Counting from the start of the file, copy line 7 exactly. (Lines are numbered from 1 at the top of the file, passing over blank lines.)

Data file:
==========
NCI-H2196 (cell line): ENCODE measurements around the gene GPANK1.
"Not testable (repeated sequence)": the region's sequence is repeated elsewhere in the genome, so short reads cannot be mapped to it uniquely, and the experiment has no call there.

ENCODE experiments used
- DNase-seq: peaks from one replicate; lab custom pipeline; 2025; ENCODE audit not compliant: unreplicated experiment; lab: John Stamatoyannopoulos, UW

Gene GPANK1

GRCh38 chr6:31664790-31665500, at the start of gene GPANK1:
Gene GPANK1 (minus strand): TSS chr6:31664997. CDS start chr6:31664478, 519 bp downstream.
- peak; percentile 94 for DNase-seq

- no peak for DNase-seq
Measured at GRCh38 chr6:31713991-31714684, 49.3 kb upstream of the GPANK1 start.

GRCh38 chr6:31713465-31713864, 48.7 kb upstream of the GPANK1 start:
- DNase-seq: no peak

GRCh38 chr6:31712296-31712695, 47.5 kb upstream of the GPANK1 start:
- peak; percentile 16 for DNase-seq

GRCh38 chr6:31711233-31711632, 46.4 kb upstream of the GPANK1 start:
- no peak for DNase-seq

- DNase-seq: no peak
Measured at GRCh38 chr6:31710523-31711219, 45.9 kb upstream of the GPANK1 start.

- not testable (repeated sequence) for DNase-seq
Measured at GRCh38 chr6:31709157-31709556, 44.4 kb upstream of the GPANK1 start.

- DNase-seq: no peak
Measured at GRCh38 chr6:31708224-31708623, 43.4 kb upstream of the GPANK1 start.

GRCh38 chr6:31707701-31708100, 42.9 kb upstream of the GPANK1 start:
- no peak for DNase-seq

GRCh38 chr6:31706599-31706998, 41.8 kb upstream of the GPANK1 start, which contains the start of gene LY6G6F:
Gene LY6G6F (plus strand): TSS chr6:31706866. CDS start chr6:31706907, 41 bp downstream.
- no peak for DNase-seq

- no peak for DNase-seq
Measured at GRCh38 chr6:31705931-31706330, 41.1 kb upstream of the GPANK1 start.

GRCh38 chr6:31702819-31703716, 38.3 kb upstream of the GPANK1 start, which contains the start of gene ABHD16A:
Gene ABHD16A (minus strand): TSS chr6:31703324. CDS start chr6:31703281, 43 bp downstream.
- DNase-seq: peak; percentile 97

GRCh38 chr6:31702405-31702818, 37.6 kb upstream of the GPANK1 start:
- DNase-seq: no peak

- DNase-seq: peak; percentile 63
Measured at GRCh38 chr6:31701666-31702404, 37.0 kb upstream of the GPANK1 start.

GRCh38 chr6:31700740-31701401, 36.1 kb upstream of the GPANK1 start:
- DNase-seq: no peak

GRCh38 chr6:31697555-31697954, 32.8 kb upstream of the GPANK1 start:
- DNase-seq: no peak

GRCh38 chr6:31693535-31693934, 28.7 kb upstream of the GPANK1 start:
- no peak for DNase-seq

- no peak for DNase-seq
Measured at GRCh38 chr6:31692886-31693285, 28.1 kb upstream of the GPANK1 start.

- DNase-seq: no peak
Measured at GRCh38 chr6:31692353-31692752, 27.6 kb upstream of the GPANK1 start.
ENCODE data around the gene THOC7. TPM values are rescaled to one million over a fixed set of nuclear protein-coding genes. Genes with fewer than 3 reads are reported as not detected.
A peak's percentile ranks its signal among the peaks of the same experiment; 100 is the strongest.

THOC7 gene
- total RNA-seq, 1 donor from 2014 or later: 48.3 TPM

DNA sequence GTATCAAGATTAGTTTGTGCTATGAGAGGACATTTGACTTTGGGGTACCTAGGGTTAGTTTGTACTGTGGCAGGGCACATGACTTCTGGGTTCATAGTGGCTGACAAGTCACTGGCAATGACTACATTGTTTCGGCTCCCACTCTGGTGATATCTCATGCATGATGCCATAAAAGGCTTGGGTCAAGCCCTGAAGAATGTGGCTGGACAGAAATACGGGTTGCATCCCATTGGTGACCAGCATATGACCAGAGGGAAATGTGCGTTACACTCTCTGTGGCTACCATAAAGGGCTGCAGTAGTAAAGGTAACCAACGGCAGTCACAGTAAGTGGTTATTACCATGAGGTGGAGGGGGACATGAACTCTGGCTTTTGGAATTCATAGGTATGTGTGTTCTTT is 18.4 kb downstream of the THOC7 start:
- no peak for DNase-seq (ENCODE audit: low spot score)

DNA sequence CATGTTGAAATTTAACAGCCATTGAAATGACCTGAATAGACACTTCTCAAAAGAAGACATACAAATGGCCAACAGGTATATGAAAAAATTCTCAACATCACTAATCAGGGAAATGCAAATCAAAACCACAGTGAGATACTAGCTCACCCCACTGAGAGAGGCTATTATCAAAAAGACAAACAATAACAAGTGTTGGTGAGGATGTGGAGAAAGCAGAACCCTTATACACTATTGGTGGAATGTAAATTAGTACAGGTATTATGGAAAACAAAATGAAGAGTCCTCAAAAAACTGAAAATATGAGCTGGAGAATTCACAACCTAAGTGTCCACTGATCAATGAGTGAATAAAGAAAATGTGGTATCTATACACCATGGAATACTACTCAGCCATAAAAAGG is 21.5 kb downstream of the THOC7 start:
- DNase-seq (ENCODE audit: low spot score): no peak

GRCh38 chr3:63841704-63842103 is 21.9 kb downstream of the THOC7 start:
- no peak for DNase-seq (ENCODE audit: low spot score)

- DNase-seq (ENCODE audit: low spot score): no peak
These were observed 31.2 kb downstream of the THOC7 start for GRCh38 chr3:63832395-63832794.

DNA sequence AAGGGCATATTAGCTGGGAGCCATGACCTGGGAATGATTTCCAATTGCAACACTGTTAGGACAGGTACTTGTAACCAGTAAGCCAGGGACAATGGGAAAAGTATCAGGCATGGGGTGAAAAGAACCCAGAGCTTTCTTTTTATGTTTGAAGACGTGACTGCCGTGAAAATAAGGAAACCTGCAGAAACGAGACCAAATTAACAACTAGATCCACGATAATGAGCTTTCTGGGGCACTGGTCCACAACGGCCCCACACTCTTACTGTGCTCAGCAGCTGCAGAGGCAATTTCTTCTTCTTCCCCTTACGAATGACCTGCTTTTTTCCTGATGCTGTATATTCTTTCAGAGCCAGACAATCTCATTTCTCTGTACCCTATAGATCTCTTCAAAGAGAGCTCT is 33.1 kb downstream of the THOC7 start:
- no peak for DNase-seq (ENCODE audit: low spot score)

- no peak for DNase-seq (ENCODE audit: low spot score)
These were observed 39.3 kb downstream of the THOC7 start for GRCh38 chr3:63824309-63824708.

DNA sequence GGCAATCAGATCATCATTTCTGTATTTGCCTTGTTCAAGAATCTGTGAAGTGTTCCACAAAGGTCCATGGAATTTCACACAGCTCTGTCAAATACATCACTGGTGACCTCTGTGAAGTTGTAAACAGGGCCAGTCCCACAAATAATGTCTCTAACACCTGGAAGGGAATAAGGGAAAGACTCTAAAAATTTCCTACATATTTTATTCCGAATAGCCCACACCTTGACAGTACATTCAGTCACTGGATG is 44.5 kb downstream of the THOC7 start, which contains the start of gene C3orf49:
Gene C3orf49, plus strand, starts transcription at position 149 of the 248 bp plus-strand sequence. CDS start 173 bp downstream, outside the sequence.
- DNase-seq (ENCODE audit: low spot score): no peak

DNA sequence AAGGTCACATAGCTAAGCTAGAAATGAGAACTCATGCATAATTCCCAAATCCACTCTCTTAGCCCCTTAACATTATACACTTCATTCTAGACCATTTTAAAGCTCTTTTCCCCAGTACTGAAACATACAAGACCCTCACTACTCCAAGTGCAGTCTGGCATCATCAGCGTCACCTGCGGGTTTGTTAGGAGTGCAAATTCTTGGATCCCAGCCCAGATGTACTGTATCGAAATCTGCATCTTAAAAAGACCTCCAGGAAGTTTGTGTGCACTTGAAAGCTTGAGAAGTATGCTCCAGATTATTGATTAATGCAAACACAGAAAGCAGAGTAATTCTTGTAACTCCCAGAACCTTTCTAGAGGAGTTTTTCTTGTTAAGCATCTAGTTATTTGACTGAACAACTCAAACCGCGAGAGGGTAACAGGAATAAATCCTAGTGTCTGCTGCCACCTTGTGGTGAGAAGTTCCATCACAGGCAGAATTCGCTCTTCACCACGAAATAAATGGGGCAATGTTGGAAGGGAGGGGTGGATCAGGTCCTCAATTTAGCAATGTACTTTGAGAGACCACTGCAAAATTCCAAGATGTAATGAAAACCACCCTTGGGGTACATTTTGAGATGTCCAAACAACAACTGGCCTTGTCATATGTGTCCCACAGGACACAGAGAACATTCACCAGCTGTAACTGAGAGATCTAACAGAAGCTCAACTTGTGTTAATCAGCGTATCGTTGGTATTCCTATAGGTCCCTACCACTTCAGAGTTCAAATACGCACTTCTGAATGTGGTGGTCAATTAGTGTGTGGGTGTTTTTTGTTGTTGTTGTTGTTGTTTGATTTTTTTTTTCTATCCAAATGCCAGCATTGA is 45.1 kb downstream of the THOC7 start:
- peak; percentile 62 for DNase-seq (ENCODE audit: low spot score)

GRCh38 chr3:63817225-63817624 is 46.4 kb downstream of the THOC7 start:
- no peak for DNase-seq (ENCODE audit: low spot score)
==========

Gene GPANK1 (minus strand): TSS chr6:31664997. CDS start chr6:31664478, 519 bp downstream.